Thursday, March 16, 2006

The world's worst jobs

Unlike the majority of the human race, I love my job. Of course, when your job involves poking fun at people, what's not to love? The fact that I get PAID to do it only makes it more satisfying. Also, the fact that I work 45 minutes a day. Okay, that's not really true but that's typically the length of my shows. I've always felt guilty when the show organizer says, "Greg, you want anything up there on stage? A stool? A glass of water?" How can I say yes when my audience works ten hour days and probably doesn't get refreshment and relaxation breaks?

Very rarely do I get up and say, "I don't want to go to work today." Actually, in the 17 years I've been doing stand-up comedy, I'm not sure I've ever said that. Sure, there have been times when, midway through the day, I've thought that it would be more comfortable to stay home rather than drive downtown and hang out at a smoky comedy club for five hours. Or stay in the hotel room instead of heading down to the meeting room and performing a dinner show for of a bunch of salesmen, who are drunk and sunburned from the afternoon golf outing.

But I have no complaints. There are people who toil daily at truly miserable jobs. For some it's by choice. Others have no choice and no career options. But as I travel around the country and see the different ways people make a living, occasionally I want to scream, "why are you working here?"

So, in no particular order, I'm going to list what I consider to be the 10 worst jobs in the work world. I won't list them all at once for I haven't yet identified all ten. So check back to this blog often and I'll try and come up with a new horrible occupation each week. Or feel free to email me your contribution. Even if it's YOUR job.

Before we go any further, I have already identified who has the BEST job in the world. That would be Jim Nantz of CBS Sports. He's the lead broadcaster of March Madness. Then, after two weeks doing play by play for about a dozen nail-biting, buzzer-beating, college hoops games, he flies directly to Augusta and broadcasts the Masters. Probably gets to play the course too just so he can unwind. 'Nuff said.

Count your blessings Jim Nantz - you could be stuck toiling at one of these gigs:

1) Check in clerk at the Hooters Hotel in Las Vegas. It was only a matter of time before Hooters put its big greasy, spicy thumbprint on the Vegas strip. The web site for the hotel says, "imagine yourself in a beach house, in the middle of the desert, having a party with the Hooters girls." Oooh, just the kind of people I want to hang out with. Hooters even has its own airline to transport its guests directly to Vegas - and on to the hotel. That's why I feel for the check in clerks. They are the first humans the arriving guests come in contact with after their long flight on HOOTERS AIR! I can only imagine the conversation.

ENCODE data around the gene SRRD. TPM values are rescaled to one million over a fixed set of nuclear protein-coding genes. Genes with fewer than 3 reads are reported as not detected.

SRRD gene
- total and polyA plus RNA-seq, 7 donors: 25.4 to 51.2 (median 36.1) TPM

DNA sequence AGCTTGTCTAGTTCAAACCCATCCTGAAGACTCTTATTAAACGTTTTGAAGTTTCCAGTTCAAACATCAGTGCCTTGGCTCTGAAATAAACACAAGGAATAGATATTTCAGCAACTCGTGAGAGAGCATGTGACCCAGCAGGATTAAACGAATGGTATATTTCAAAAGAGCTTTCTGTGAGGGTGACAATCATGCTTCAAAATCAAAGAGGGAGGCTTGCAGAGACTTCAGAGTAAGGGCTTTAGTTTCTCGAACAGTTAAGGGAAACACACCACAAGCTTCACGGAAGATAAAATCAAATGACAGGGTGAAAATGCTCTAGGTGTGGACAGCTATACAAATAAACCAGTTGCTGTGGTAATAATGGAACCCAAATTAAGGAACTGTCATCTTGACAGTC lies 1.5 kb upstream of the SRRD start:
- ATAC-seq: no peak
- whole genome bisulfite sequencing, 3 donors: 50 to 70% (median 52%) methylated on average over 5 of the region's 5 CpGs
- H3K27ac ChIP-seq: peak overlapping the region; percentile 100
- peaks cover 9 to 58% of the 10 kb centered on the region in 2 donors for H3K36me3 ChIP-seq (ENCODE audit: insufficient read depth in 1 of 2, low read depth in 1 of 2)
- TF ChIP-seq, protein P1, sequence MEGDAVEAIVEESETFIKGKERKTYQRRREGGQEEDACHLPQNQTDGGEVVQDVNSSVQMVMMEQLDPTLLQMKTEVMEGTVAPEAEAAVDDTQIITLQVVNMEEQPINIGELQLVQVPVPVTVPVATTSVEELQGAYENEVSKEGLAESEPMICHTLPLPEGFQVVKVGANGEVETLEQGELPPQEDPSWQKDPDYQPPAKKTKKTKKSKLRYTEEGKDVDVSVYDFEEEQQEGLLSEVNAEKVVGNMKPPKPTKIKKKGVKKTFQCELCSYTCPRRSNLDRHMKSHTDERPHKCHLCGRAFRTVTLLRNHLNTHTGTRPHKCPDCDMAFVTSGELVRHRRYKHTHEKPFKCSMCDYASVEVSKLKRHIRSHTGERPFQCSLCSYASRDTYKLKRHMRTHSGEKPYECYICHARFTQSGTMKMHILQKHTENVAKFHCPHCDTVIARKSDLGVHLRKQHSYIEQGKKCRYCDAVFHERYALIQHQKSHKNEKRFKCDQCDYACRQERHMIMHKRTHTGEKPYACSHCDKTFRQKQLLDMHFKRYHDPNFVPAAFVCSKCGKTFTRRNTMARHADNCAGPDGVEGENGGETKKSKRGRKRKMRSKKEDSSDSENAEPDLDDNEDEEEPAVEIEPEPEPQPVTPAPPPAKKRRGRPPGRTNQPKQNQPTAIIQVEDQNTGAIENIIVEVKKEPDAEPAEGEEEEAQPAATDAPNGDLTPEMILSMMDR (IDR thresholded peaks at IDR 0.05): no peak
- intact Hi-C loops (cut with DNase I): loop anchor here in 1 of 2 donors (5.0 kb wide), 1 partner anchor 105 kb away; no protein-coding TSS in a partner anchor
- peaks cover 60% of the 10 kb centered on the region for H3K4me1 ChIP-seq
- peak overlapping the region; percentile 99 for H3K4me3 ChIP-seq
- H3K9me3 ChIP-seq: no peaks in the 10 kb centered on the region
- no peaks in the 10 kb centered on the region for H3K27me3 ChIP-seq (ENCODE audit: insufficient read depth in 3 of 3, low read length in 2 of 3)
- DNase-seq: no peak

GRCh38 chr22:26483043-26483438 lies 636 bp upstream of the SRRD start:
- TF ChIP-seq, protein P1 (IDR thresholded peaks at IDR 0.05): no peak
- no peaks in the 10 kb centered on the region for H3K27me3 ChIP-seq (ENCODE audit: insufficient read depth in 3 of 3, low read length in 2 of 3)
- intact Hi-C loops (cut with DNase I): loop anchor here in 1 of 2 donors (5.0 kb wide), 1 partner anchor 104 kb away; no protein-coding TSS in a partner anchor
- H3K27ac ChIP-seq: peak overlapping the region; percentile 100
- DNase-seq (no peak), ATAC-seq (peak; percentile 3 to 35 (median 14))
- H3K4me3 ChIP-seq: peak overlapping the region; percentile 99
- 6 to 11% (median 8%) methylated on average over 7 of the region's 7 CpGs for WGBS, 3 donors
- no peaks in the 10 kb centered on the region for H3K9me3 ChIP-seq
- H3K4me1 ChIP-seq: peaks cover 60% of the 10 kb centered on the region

GUEST: Hey doll face. You looking to party tonight? Just gimme a room key and keep one for yourself so you know where to find me. And hey babe, nice hooters!

HIS TRAVELING COMPANION: Uh Jim, why are you hitting on the bellboy?

2) Daytona Beach hotel maid during Spring Break

Eventually there is going to come a day when all hotel rooms become self service, meaning you'll have to clean your room yourself. If you want to leave the room with the bed unmade, towels all over the floor and the toilet unflushed, so be it. But you'll return to the identical scene six hours later.

I stay in about 100 hotels a year. And every time I see maids pushing huge towel-laden carts down the hall, I wonder what they were thinking when they applied for the job. Surely they can't enjoy cleaning up after people who become pigs just because they think they're entitled to. And I put myself in this category. At home I use one towel for four weeks. At the Marriott, I use four towels for one shower. If you're a maid, you're stuck in a vicious, never-ending cycle of back-breaking labor. Think about it - it's your first day on the job. You arrive at work and open the first door on your floor. You wipe the mirror, mop the tile, vacuum every inch of carpet, crawl under the bed until you find the TV remote, pick dental floss off the bathroom floor, wipe pubic hair from the sink (while wondering how it got there), replace the stolen shampoo and do it all in 20 minutes. Your back is pounding, bile in your throat is rising and you've probably been exposed to numerous diseases. But the room looks spotless! And your supervisor checks your work and says, "That was wonderful. Now go do it again 13 more times. And if you continue to perform at this level, we'll let you clean the Penthouse Suite."

See what I mean? Eventually even Third World immigrants will look at this profession and say, "Screw it. I'm going back to the Sudan."

However, if you want to be a maid, at least pick a cool hotel. Pick the Four Seasons where some fat cat businessman might leave a 100 dollar bill on the nightstand. Pick a honeymooner's paradise in Hawaii where the guests might not leave the room all day, enabling you to go home early. But DON'T pick anything in a Spring Break destination like Daytona, South Padre Island, Cancun, or any other location where college students (read THE FUTURE OF OUR COUNTRY) go to get drunk, throw up off balconies, plummet from balconies and die.

I speak from experience on this one. I went to Daytona Beach on Spring Break during my freshman year at Northwestern. I vowed never to return yet found myself back there two years later. Each time six of us crammed into a hotel room referred to as a "double," meaning it would hold two comfortably. Four slept in the beds, and two on the floor, laying on the sand that we tracked in each evening. At least one of us was throwing up each night while the others tried to help with remedies like, "Dude, you gotta have something in your system. Have a Bud."